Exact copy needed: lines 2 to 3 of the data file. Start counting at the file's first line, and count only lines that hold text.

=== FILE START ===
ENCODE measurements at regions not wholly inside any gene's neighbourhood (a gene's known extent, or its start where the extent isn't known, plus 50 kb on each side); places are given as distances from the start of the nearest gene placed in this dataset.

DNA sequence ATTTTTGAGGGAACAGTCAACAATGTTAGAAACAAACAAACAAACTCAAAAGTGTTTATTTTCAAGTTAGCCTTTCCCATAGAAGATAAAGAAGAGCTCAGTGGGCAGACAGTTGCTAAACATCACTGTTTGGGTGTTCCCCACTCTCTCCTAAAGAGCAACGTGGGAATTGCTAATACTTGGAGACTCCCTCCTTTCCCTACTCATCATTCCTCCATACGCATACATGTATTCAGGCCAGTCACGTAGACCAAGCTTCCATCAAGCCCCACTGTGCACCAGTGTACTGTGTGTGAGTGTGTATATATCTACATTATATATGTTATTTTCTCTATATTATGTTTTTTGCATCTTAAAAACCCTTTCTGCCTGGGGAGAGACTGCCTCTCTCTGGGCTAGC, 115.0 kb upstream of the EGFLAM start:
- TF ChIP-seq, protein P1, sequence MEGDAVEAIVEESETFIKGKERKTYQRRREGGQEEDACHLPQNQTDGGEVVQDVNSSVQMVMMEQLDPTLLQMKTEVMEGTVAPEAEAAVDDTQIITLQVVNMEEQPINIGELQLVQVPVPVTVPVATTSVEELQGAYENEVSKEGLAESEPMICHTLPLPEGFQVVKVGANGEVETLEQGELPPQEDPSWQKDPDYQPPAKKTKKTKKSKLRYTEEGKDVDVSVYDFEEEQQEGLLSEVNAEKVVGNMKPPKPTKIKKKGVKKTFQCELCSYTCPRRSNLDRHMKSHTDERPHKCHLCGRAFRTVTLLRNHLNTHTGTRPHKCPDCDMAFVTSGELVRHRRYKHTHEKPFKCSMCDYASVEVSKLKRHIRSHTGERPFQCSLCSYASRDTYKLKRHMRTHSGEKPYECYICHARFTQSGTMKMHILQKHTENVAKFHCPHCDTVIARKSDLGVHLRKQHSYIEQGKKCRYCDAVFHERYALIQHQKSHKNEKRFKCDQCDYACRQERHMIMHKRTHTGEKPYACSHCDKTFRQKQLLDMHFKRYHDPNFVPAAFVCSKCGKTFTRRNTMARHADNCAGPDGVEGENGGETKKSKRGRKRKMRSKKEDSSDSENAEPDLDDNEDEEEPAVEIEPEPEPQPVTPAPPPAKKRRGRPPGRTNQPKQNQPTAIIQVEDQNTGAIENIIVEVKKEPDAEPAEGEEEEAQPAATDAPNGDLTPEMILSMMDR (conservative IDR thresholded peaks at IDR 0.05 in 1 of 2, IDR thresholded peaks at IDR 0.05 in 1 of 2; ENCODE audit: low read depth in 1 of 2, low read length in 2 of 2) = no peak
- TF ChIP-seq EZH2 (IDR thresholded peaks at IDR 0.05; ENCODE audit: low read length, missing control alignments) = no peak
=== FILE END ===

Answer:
DNA sequence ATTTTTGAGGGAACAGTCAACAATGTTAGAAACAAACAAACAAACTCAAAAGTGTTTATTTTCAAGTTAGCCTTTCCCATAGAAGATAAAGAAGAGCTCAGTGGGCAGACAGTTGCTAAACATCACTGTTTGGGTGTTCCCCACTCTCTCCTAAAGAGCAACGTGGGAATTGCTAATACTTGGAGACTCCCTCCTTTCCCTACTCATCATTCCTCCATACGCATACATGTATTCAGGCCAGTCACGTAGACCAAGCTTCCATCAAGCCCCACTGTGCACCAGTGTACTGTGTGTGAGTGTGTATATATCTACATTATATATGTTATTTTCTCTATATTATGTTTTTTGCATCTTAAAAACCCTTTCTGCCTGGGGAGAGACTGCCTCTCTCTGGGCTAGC, 115.0 kb upstream of the EGFLAM start:
- TF ChIP-seq, protein P1, sequence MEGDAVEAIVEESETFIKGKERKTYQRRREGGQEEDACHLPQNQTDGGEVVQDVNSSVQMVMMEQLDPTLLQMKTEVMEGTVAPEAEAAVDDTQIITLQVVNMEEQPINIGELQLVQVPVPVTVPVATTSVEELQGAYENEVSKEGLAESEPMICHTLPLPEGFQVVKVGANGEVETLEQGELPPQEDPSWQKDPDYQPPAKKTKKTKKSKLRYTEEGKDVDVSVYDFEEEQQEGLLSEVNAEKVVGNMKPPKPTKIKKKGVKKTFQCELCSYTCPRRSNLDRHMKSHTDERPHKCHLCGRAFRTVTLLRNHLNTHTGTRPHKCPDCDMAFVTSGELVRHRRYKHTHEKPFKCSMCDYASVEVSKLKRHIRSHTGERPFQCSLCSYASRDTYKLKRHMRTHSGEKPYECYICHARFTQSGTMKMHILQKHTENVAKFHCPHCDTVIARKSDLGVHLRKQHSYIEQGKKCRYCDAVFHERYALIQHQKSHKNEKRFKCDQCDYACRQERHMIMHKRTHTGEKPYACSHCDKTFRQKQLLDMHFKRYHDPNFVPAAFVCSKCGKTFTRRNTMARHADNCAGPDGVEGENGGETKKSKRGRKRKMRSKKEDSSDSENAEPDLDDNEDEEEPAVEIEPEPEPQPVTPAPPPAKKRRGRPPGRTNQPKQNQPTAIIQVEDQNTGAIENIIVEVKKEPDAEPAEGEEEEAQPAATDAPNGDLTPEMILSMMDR (conservative IDR thresholded peaks at IDR 0.05 in 1 of 2, IDR thresholded peaks at IDR 0.05 in 1 of 2; ENCODE audit: low read depth in 1 of 2, low read length in 2 of 2) = no peak